Using Liquefied Petroleum Gas (LPG) has become more affordable for lower income families in Cameroon thanks to a new microfinance program, called “Bottled Gas For Better Life”, launched in February 2017 by The Global LPG Partnership (GLPGP), a public-private partnership under the United Nations Sustainable Energy for All initiative.
“Bottled Gas For Better Life” is the first program of its kind in Cameroon. It provides lower-income households with loans of 50,000 CFA (US $81) to make the switch from solid cooking fuels to LPG. Loans will be provided to an initial 150 households from Batoke village in the Southwestern region of Cameroon for their purchase of LPG start-up kits. Each kit consists of a double-burner ignition stove, a 12.5kg filled gas bottle, a rubber hose and a regulator. Loans will be provided to more families in later phases of the program, based on good results from the initial phase.
GLPGP developed the program to address the challenge of upfront costs that prevent many lower-income families from switching to LPG. Depending on the type of burner that a household uses, the typical cost to buy the required equipment may vary between CFA 45,000 and 55,000 (US$72 – US$88). The cost of 12.5kg refills is capped by the government at CFA 6,500 (US$10).
With these loans, families will not have to shoulder the upfront cost of LPG equipment all at once. Repaying the loans will be manageable. Households will make 8,300 CFA (US$13) monthly payments over 6 months.
Local partners are playing integral roles in implementing the program. The Cameroon community lending network Mutuelle Financière des Femmes Africaines (MUFFA) will service the loans to the households through the Ngango Association Batoke. The network is supported by Afriland First Bank. A local LPG gas marketer, GLOCALGAZ, will supply the LPG equipment and fuel.
Mr. Alex Evans, chairman of the GLPGP Operating Committee, said: “The microfinance program will help make LPG more accessible to lower income Cameroonians. This will help more people benefit from the use of LPG as the national LPG Master Plan is implemented.”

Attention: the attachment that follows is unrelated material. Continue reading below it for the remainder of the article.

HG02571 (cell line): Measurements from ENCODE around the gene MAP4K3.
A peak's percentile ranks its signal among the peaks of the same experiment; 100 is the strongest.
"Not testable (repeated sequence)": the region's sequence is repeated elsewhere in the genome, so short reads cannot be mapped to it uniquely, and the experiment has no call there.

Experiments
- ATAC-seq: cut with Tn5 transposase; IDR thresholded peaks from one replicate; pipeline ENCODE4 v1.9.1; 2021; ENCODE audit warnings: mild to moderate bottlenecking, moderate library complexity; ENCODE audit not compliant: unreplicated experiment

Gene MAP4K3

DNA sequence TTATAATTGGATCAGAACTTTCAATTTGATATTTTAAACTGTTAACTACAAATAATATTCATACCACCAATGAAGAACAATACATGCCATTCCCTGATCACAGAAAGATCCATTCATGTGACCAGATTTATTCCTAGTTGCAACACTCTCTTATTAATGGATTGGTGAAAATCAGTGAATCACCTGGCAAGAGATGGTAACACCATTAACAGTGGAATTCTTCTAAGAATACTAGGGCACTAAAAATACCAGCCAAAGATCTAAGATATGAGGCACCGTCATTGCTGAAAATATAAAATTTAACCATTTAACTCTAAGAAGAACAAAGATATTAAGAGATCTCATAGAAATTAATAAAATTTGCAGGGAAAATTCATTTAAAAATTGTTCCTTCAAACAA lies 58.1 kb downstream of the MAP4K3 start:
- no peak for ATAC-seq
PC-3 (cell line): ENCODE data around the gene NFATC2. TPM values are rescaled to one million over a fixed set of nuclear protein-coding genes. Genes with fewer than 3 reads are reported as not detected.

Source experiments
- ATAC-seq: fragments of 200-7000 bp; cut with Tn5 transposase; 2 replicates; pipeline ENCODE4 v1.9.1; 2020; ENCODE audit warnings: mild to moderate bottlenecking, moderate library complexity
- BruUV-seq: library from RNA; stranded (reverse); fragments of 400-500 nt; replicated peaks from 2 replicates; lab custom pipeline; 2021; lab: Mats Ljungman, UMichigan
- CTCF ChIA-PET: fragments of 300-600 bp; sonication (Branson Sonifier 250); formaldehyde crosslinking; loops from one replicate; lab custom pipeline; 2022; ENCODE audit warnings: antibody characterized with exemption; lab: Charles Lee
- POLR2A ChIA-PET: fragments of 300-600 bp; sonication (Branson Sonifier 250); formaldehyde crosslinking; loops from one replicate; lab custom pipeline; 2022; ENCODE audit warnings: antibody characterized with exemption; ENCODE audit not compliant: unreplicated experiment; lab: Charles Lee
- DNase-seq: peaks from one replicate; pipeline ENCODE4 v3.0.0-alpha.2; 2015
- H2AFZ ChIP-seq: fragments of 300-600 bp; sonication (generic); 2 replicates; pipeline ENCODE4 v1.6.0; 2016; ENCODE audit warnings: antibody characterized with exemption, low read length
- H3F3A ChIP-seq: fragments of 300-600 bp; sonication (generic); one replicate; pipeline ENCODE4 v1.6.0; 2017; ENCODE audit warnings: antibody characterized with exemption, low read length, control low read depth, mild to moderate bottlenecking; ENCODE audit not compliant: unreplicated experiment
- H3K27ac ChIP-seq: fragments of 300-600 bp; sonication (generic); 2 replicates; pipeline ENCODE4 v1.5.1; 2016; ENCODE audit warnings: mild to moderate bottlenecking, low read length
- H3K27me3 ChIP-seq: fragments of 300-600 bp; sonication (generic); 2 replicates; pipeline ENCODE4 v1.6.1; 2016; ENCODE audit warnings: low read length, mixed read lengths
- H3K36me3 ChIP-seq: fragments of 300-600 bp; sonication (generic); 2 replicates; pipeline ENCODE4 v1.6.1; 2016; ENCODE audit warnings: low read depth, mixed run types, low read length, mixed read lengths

“Bottled Gas For Better Life” builds on GLPGP’s work with the Government and LPG sector in Cameroon over the past two years. From 2015, GLPGP has been working with the Government of Cameroon under the coordination of the Ministry of Water Resources and Energy (MINEE) to create the country’s first national LPG Master Plan, completed and adopted by the Government in December 2016. The plan defines new policies, regulations and investment projects to support increased LPG supply, availability and affordability, with the goal that 58 % of Cameroonians will use LPG for their cooking needs by 2030. Currently, less than 20% of households use LPG.
Demand for LPG in Cameroon has spiked due to more awareness of the benefits of clean cooking and a growing middle class who can readily afford the equipment as well as the fuel. Burning of firewood, charcoal and other biomass fuels for cooking is scientifically proven to be dangerous for health and destructive to the environment. Cooking with LPG eliminates smoke exposure in the home and protects the forest. In addition, using LPG frees up time. Food is cooked faster using LPG, and people do not need to spend time collecting firewood or other biomass fuels.
However, in many developing countries such as Cameroon, LPG has remained out of reach for much of the rural population. Besides issues of cost, people in rural areas have inadequate access to nearby LPG suppliers and retails shops where they can purchase refills, like in the cities. However, the Master Plan effort revealed there is great potential for LPG to be expanded to rural areas as well as in cities.
In Batoke Village, community leaders have welcomed the rolling out of “Bottled Gas For Better Life”. In particular, village chief HRH Chief Molive Molungu Otto has been a strong advocate for the program. GLPGP decided to launch the program in Batoke in part because GLPGP believe that commitment from community leaders and local villagers will make it a success.
The program is also part of an international initiative of GLPGP and other institutions which aims to evaluate what portion of households can be encouraged to switch to LPG for cooking by overcoming the barrier of upfront cost, by making the equipment more affordable and accessible to them. Since 2016, GLPGP has been partnering with the Department of Public Health and Policy at the University of Liverpool, UK. The University is studying enablers to support large scale population shifts from traditional polluting fuels to LPG for clean cooking. This includes testing initiatives designed to help households (especially from poorer, rural communities) make the switch. Dr Daniel Pope and collaborators are engaged to study the health and livelihood impacts from the "Bottled gas for better life" program.